This study examined the associations between EHR implementations and the sufficiency of training related to implementations with perceived SRIS, time pressure, and cognitive failures among Finnish registered nurses. Moreover, previous studies show that the employment sector, such as whether a person is employed in a hospital or a primary care center, plays an important role in health professionals’ perceptions of EHRs and how they affect professionals’ stress levels and well-being [, , ]. Therefore, we additionally examined whether the employment sector would have an effect on these associations.
The data were collected during the spring of 2020 through an internet-based Webropol survey. The link to the survey was sent via email by the Finnish Nurses Association, Tehy (The union of health and social care professionals in Finland) and the National Professional Association for the interests of experts and managers in health care (TAJA) to their members under 65 years of age, including 58,276 nurses, midwives, and public health nurses representing 72% of the eligible population . One reminder was sent to those who did not respond. A more detailed description of the study can be found elsewhere [ ]. Altogether, 10,094 registered nurses opened the link and 3912 responded. Of those who responded, 302 answered that they did not perceive themselves as fit to answer the questionnaire because they had not worked as registered nurses for a long time. Thus, the final sample included 3610 respondents (93.1% women) aged between 22 and 65 years (mean 45.7, SD 11.0) [ ]. The sample was representative of the eligible population in terms of the regionality and employment sector. Women were slightly overrepresented, and those under 40 years of age were slightly underrepresented [ ]. According to a power analysis conducted using WebPower, an internet-based tool [ ], the study had more than 95% power to detect small effects (f=0.1) with an α level of .05 in a 2×4 analysis of variance (ANOVA). Ethical approval for the study was provided by The Finnish Institute for Health and Welfare (THL/482/6.02.01/2020).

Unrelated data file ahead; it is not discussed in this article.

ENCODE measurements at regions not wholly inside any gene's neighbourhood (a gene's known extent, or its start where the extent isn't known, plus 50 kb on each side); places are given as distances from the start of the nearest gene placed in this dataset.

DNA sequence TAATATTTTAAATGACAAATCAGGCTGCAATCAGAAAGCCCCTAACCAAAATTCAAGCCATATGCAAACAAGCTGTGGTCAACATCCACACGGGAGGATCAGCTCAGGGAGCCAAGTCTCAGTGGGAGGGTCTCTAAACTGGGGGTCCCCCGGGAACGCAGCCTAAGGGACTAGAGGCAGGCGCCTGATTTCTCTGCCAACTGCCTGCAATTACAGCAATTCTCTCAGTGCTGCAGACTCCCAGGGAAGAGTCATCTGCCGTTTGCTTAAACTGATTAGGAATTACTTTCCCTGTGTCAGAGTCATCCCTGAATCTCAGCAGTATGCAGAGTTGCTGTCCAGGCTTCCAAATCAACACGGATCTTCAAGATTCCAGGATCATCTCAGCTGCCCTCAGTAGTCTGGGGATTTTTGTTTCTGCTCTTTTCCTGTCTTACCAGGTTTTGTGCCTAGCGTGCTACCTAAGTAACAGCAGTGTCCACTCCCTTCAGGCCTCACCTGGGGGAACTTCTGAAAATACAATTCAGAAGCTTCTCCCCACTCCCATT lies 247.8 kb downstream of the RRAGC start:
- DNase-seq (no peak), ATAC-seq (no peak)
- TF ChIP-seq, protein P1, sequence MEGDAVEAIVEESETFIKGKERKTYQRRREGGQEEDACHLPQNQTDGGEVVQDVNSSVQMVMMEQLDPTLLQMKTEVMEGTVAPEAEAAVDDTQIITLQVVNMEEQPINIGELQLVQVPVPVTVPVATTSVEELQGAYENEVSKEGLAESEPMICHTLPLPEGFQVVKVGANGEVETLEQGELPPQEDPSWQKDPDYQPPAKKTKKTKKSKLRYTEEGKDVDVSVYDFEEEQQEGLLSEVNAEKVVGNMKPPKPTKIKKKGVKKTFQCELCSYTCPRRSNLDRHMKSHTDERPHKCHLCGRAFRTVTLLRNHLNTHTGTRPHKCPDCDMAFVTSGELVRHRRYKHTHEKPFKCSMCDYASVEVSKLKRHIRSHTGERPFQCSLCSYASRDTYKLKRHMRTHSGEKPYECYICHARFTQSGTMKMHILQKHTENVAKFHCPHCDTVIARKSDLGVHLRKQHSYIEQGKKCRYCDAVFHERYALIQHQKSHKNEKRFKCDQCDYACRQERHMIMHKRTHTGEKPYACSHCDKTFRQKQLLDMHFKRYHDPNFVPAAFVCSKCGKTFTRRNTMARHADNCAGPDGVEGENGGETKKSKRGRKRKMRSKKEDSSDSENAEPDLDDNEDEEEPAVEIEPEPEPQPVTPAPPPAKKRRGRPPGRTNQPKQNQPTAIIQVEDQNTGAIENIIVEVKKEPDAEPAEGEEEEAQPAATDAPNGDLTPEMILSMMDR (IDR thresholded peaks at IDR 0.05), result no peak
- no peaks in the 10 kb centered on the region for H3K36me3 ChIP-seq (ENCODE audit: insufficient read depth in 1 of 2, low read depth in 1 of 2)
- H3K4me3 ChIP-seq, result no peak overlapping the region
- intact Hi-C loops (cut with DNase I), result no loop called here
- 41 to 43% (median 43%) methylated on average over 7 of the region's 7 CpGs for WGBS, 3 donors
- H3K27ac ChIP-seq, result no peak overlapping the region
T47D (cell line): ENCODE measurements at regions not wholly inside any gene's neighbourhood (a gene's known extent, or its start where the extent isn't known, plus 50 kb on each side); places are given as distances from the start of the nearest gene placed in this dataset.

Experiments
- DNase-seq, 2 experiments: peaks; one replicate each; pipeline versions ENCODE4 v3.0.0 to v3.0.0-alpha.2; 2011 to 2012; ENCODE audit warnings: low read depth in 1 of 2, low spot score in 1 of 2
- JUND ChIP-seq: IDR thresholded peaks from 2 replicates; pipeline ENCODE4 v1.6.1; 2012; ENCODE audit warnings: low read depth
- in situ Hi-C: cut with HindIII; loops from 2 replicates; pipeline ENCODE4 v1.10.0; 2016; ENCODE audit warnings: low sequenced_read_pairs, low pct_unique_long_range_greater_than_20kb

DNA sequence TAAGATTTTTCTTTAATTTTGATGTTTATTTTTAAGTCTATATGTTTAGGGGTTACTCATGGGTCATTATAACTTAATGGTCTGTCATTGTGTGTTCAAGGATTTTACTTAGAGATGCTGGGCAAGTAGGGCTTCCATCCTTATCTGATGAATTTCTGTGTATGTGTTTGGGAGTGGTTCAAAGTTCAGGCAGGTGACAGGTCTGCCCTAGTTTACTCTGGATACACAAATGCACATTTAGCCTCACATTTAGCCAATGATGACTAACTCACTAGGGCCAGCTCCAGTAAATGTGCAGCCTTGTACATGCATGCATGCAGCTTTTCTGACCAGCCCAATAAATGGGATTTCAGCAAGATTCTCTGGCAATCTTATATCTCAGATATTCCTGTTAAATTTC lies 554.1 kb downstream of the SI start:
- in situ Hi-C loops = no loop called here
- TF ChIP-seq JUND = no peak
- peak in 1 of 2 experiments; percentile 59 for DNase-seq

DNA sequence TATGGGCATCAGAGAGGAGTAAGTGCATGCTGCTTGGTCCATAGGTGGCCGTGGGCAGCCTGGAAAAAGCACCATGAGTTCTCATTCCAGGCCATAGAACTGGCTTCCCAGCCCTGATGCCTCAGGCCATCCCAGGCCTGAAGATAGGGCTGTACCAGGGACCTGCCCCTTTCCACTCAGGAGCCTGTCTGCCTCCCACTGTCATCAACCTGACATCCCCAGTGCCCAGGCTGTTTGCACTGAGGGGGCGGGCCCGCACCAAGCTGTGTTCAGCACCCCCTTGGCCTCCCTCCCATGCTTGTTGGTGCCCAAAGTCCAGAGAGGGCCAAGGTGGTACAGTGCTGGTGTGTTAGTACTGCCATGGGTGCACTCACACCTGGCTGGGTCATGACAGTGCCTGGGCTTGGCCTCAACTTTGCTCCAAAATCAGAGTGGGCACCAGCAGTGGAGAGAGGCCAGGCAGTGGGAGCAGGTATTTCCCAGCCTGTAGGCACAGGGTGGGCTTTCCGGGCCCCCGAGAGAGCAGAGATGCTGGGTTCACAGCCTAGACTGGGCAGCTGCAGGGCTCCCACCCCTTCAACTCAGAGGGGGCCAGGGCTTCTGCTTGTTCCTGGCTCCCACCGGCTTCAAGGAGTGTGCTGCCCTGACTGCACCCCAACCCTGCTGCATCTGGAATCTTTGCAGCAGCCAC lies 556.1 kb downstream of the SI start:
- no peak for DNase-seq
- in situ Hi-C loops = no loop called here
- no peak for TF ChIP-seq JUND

The questionnaire items used in the present study can be found in.
SRIS was measured with the mean of 2 items, framed in 1 question that asked how often (during the last 6 months) the respondent had been distracted by, worried about, or stressed about (1) constantly changing HIS and (2) difficult, poorly performing information technology (IT) equipment or software. The answers were rated on a 6-point scale ranging from 1 (never) to 6 (constantly). The scale’s reliability (Cronbach α=.74) was established in the present sample. This measure was developed in Finland when examining the health and well-being of physicians. [- ]. It has previously been associated with, for example, experience in using information systems, cognitive workload, distress, and EHR usability [ , ].